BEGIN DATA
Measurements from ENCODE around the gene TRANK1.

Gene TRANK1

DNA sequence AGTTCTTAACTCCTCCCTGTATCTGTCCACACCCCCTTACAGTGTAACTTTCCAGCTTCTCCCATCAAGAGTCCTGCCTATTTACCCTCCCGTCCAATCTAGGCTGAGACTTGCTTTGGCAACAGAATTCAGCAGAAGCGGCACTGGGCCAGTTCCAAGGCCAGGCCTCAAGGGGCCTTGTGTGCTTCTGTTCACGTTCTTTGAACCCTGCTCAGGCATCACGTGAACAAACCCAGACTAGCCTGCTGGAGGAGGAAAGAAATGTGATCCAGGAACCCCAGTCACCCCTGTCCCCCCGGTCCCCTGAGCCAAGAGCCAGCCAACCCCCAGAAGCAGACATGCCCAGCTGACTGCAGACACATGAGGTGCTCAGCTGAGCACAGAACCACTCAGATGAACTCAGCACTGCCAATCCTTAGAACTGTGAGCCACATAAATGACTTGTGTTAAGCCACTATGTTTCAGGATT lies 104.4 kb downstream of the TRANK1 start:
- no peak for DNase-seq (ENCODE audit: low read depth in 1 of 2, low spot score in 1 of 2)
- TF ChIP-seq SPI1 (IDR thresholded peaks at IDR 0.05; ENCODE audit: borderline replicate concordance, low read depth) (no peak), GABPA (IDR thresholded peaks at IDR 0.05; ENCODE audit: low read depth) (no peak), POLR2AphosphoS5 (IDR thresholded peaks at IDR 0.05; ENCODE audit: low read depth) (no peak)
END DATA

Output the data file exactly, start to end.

Measurements from ENCODE around the gene TRANK1.

Gene TRANK1

DNA sequence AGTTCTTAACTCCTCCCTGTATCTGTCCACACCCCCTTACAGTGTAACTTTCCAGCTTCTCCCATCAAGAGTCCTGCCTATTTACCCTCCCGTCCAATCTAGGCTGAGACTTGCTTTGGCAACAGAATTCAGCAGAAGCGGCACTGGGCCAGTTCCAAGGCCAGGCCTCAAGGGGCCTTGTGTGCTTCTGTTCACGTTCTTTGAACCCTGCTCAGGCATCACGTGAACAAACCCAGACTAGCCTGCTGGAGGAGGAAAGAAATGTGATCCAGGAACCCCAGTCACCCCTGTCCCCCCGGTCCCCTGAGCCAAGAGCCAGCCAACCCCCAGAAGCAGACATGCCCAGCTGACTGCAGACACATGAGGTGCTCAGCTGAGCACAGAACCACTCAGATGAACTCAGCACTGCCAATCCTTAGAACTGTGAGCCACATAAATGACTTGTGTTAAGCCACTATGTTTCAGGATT lies 104.4 kb downstream of the TRANK1 start:
- no peak for DNase-seq (ENCODE audit: low read depth in 1 of 2, low spot score in 1 of 2)
- TF ChIP-seq SPI1 (IDR thresholded peaks at IDR 0.05; ENCODE audit: borderline replicate concordance, low read depth) (no peak), GABPA (IDR thresholded peaks at IDR 0.05; ENCODE audit: low read depth) (no peak), POLR2AphosphoS5 (IDR thresholded peaks at IDR 0.05; ENCODE audit: low read depth) (no peak)